Already preparing for the chance to lead his country to World Cup glory on home soil, Australia captain Michael Clarke has revealed that Sunday’s final against New Zealand at the Melbourne Cricket Ground will be his last ever One-Day International. Clarke made the announcement that he will be stepping away from the limited-overs format -- he will stay on as Test captain -- just 24 hours before the two 2015 World Cup co-hosts face off for the trophy, admitting that he had only just come to the decision himself.

“I'm extremely grateful and thankful,” he said in Saturday’s news conference. “I just found out that tomorrow will be my 245th One Day game for Australia. It's certainly been an honor and a privilege to represent my country in One-Day cricket for that amount of games, and I'm grateful to every single player I've been lucky enough to play with, and this team is certainly no exception to that. I think it's the right time for me and the Australian cricket team.”

Clarke, 33, is one of three players on the current team who were also present when Australia last lifted the World Cup in 2007. And it has been quite a tournament, having faced a race against time to simply make it to the event, after a hamstring injury that forced him to sit out Australia’s opening match of the competition. Clarke, who took over the captaincy following the last World Cup, admitted later that the injury had led him to consider immediate retirement. Instead he has come back to lead Australia through to the final, having impressively seen off defending champions India in a 95-run win in the semifinals. Yet, Clarke is adamant that the focus now be on the matter at hand of beating New Zealand, rather than his farewell.

“It's a special game, no doubt about it, but it needs to be about the team and I want it to be about the team,” he said. “I just said it to my teammates then. And I've been the one to come out and say, it's not emotion, it's skill that helps you win major games and major tournaments, and tomorrow will be no different.”

Australia’s one defeat so far in the competition came against the team it will now face in the final. Indeed, New Zealand has won all eight of its matches so far in this World Cup. And against South Africa last time out, it finally, at the seventh attempt, triumphed in a semifinal, with a thrilling win in which Grant Elliott hit the winning runs with a six off the penultimate ball. Along the way the team has captivated its home country and fueled belief that it can put New Zealand on top of the cricket world for the first time.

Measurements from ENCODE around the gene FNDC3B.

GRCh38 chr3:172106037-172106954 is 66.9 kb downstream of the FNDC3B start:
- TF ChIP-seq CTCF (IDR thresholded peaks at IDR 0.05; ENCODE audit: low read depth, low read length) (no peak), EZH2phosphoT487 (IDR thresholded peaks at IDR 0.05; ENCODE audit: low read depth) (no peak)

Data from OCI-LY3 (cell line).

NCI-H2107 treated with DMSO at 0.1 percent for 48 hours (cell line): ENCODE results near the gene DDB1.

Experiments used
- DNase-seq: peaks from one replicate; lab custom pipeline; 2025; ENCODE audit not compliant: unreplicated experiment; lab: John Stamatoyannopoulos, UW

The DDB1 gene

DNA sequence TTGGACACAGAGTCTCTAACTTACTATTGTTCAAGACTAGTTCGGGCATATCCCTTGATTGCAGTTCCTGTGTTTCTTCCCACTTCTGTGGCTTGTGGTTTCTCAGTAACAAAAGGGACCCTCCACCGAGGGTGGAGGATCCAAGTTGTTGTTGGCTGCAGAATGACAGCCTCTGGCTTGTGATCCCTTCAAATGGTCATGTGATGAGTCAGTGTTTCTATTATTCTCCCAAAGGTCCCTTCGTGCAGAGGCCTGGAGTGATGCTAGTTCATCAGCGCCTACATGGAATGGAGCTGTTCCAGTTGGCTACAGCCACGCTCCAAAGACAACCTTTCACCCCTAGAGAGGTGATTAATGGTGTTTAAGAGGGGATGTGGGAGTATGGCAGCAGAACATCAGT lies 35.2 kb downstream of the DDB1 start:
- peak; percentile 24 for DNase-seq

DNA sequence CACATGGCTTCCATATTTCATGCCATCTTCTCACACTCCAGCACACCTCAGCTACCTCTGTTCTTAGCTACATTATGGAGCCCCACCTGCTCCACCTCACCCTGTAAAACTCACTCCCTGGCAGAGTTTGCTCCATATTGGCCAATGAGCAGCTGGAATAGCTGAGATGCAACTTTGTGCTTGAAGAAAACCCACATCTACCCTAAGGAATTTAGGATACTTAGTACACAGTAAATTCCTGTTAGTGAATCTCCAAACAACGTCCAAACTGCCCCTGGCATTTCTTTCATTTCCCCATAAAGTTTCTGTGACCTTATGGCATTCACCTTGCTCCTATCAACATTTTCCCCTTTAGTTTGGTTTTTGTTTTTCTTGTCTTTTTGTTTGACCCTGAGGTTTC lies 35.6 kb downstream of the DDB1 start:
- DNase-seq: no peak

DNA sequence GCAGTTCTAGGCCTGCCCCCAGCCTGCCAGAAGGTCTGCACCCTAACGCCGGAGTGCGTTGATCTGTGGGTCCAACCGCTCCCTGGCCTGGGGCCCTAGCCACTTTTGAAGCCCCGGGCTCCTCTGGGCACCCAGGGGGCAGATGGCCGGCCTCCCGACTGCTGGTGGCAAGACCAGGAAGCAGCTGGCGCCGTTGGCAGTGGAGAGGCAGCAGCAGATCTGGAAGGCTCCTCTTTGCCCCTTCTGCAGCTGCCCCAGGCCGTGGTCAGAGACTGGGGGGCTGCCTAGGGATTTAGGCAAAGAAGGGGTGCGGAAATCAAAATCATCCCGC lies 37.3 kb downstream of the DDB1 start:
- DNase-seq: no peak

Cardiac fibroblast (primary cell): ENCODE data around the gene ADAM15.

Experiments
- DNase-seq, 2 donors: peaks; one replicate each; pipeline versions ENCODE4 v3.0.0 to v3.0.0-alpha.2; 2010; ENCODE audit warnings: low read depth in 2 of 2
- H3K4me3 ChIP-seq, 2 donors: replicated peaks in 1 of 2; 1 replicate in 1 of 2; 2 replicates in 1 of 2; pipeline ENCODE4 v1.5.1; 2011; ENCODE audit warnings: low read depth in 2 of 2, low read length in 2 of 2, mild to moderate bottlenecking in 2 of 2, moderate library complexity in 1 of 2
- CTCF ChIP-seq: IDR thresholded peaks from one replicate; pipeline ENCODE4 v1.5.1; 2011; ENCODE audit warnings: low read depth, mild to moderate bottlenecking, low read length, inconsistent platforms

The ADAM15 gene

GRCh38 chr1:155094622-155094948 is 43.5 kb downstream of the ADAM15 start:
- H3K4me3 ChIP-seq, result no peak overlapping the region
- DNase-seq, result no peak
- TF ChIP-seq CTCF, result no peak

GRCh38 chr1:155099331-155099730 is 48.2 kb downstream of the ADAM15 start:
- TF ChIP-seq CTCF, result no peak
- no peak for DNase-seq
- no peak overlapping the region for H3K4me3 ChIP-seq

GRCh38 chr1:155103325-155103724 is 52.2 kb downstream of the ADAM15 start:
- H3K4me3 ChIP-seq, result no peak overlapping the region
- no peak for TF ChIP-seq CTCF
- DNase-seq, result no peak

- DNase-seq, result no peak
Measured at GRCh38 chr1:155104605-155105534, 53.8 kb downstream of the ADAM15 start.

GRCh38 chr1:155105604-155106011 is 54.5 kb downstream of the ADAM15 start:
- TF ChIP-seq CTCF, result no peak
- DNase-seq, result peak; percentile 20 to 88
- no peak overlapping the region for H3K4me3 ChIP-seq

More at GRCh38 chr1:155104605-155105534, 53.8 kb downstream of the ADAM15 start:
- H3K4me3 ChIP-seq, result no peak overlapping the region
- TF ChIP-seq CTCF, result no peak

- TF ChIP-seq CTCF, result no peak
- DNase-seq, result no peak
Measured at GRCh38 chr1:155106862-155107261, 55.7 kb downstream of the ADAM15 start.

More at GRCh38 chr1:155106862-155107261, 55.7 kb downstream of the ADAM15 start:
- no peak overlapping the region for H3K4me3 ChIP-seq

“It's been the greatest time of our lives,” captain Brandon McCullum said. “We dreamed right from the start to now give ourselves a 50-50 chance in the final is an amazing achievement. We've had some tremendous support back home, and also from around the world as well. I think the brand of cricket that we've played has really touched a lot of people and endeared ourselves to a lot of people who follow this game. We've got one more big hurdle tomorrow. We'll give it everything we've possibly got.”

But the challenge facing New Zealand on Sunday is its biggest yet. For the first time in the World Cup, it will play away from home soil and, instead of the smaller venues in New Zealand, it will compete in its great rivals’ backyard in front of a predicted crowd of 100,000. McCullum, though, insists his players will welcome the grand stage.

“Obviously it's got a different look to it. But in this day and age, with bigger bats as well, it still brings into play the fours and sixes. So we'll adapt accordingly. It's something that we'll relish, I think. We'll look forward to the opportunity to play in such a big stadium and a different kind of cricket ground, and we'll give it a good shake.”

Match Time: 2:30 p.m. Sunday local time. 11:30 p.m. Saturday EDT.

TV Channel: Dish Network, Mediacom and Time Warner Cable subscribers can watch all matches via pay per view. More info here.

Live Streaming Info: The Cricket World Cup final between Australia and New Zealand will be available via ESPN's digital subscription service, costing $19.99.